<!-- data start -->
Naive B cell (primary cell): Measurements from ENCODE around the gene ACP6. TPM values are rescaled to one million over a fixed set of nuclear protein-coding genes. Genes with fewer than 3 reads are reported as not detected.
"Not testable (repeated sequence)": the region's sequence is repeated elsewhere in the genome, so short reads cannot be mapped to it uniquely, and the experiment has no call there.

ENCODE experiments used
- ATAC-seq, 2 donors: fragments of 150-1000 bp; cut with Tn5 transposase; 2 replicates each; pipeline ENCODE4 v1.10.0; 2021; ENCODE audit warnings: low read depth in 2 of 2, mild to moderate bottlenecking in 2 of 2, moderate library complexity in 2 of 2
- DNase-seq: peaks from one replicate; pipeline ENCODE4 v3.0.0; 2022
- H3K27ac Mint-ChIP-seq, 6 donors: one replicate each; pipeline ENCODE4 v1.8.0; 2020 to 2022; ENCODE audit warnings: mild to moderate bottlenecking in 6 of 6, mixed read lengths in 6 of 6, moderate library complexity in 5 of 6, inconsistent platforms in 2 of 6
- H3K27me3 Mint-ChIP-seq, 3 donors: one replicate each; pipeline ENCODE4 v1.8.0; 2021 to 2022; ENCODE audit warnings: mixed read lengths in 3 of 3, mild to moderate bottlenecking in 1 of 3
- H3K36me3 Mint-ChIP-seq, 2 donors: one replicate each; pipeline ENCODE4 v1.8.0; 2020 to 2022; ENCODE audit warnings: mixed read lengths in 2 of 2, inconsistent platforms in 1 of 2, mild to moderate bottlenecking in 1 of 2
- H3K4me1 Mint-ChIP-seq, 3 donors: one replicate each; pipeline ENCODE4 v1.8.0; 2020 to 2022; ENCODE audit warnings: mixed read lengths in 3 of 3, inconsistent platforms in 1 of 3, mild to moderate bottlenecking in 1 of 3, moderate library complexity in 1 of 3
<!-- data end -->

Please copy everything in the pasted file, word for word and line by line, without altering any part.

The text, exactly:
Naive B cell (primary cell): Measurements from ENCODE around the gene ACP6. TPM values are rescaled to one million over a fixed set of nuclear protein-coding genes. Genes with fewer than 3 reads are reported as not detected.
"Not testable (repeated sequence)": the region's sequence is repeated elsewhere in the genome, so short reads cannot be mapped to it uniquely, and the experiment has no call there.

ENCODE experiments used
- ATAC-seq, 2 donors: fragments of 150-1000 bp; cut with Tn5 transposase; 2 replicates each; pipeline ENCODE4 v1.10.0; 2021; ENCODE audit warnings: low read depth in 2 of 2, mild to moderate bottlenecking in 2 of 2, moderate library complexity in 2 of 2
- DNase-seq: peaks from one replicate; pipeline ENCODE4 v3.0.0; 2022
- H3K27ac Mint-ChIP-seq, 6 donors: one replicate each; pipeline ENCODE4 v1.8.0; 2020 to 2022; ENCODE audit warnings: mild to moderate bottlenecking in 6 of 6, mixed read lengths in 6 of 6, moderate library complexity in 5 of 6, inconsistent platforms in 2 of 6
- H3K27me3 Mint-ChIP-seq, 3 donors: one replicate each; pipeline ENCODE4 v1.8.0; 2021 to 2022; ENCODE audit warnings: mixed read lengths in 3 of 3, mild to moderate bottlenecking in 1 of 3
- H3K36me3 Mint-ChIP-seq, 2 donors: one replicate each; pipeline ENCODE4 v1.8.0; 2020 to 2022; ENCODE audit warnings: mixed read lengths in 2 of 2, inconsistent platforms in 1 of 2, mild to moderate bottlenecking in 1 of 2
- H3K4me1 Mint-ChIP-seq, 3 donors: one replicate each; pipeline ENCODE4 v1.8.0; 2020 to 2022; ENCODE audit warnings: mixed read lengths in 3 of 3, inconsistent platforms in 1 of 3, mild to moderate bottlenecking in 1 of 3, moderate library complexity in 1 of 3